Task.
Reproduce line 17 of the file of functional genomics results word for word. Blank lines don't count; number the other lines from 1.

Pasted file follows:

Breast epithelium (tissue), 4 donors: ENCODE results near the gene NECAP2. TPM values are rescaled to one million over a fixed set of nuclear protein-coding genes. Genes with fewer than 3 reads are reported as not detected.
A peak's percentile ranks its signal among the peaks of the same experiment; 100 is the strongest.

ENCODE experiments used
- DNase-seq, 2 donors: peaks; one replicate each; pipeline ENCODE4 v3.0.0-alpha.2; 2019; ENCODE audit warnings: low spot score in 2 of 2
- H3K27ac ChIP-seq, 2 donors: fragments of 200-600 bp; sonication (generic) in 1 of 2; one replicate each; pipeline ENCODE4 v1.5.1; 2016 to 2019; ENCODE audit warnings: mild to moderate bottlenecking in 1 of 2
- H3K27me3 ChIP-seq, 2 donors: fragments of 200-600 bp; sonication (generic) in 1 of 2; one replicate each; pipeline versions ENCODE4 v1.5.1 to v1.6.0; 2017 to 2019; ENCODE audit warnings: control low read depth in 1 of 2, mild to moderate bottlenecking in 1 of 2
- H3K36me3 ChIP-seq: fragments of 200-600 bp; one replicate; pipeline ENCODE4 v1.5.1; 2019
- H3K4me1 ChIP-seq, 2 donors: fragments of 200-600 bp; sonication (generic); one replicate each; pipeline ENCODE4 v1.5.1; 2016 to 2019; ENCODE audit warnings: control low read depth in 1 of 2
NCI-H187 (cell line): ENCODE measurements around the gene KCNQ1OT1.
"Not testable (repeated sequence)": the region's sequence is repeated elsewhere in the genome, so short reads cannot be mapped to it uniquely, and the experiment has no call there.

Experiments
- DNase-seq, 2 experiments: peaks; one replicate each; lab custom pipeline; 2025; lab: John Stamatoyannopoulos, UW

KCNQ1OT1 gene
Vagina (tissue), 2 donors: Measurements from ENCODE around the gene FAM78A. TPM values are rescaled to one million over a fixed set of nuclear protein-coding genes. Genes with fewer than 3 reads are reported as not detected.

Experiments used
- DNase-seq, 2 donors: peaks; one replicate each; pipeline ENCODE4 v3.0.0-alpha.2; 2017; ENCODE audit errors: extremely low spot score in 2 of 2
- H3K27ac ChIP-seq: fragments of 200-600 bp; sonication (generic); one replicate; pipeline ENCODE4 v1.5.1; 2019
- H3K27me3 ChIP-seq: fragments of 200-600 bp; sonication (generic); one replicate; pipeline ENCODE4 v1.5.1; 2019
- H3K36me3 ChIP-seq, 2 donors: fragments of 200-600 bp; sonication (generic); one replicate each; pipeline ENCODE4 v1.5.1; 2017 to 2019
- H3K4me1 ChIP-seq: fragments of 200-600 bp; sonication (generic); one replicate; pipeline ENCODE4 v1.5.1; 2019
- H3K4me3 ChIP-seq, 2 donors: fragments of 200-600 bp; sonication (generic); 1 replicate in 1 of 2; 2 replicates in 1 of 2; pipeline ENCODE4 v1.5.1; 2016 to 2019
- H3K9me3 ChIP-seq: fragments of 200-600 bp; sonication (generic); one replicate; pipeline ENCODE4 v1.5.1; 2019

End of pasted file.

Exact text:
- H3K27ac ChIP-seq: fragments of 200-600 bp; sonication (generic); one replicate; pipeline ENCODE4 v1.5.1; 2019